Estate Planning: 3 Ways to Avoid Estate Litigation

No one looks forward to the rise of a dispute between their loved ones over an estate. However, if you don't draft your estate plan correctly, it can result in disagreements concerning who will inherit what portion of your estate once you are gone. In such an instance, the court can make a ruling that does not favour your wishes as pertains to the will. To avoid this, it is critical to ensure you plan your estate as clearly as possible to prevent beneficiaries or other interested parties from going into litigation. In this light, here are three issues that you should consider when drawing up your will.

Explain unequal inheritances

It is normal for some children to assume that they will receive equal shares of your estate once you are gone. If you wish to leave a greater percentage to one or more of them, be sure to indicate this in the will. You can also give your reasons for doing so. This will prevent any beneficiaries who feel that the will doesn't favour them from going into litigation. As long as a reason has been given, the court will respect your wishes and as such, divide the property as indicated in the will regardless of the arguments presented by the aggrieved party.

Keep your will updated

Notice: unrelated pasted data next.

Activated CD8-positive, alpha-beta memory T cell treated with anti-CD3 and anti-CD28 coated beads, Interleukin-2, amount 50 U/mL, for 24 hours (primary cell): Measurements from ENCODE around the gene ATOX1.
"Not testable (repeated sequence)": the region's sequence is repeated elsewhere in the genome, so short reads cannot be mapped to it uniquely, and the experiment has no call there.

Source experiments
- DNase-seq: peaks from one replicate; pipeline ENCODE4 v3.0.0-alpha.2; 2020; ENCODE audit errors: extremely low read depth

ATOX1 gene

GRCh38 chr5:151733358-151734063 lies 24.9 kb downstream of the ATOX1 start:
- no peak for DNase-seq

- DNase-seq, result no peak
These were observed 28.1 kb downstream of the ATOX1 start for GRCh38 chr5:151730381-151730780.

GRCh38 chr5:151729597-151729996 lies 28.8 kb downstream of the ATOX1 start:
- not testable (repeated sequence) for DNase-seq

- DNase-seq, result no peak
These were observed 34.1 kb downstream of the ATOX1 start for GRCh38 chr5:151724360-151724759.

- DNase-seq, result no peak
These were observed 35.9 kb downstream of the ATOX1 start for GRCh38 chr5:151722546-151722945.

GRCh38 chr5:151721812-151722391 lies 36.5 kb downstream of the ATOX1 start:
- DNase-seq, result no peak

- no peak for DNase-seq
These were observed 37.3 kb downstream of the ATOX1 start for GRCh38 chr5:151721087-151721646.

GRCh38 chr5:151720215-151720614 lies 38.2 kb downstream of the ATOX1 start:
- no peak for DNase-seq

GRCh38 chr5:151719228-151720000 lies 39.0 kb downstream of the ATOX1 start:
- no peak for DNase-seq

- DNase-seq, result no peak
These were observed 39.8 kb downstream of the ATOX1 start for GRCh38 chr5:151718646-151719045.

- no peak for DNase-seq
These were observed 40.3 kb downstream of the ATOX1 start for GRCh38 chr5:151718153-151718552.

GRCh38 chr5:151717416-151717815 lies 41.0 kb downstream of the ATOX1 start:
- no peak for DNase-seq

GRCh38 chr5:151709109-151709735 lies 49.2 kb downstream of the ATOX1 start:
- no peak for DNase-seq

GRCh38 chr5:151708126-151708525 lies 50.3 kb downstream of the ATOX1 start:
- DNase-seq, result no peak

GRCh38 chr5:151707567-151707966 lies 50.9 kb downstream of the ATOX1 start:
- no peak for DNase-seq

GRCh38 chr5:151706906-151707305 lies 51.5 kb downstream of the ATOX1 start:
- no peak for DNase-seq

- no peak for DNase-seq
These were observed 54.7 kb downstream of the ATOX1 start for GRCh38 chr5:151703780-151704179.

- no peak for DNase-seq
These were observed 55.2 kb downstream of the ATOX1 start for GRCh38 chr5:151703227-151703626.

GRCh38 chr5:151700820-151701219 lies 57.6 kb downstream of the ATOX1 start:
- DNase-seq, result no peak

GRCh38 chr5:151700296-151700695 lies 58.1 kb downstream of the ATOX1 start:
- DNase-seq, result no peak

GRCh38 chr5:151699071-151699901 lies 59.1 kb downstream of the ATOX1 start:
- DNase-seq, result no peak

Most people draw their first will in their 20s and 30s when they first get a family. Things are bound to change between this time and when they die. That's why you need to keep your will updated at all times. If you want to disinherit someone or include another beneficiary in your will, talk to your lawyer immediately. If you go without having updated the will for a long time, some clauses may be rendered void. This leaves room for beneficiaries and another interested party to go into litigation and fight for bigger shares of the estate.

Use "no contest" clauses

No contest clauses can limit your beneficiaries from dragging each other through the mud over your estate. For example, the phrase can state that a recipient stands to lose their inheritance if they go into litigation. In such a case, no one will be willing to lose their share over a court battle. However, even these clauses can be challenged in court under certain circumstances. However, they can still be used to discourage individuals from contesting your last wishes.

It is critical to plan your estate in such a way that it does not leave room for litigation. Let your lawyer help you in updating your current will to protect the interests of your loved ones and avoid unnecessary disputes in the family. For more information, contact local wills and estates lawyers.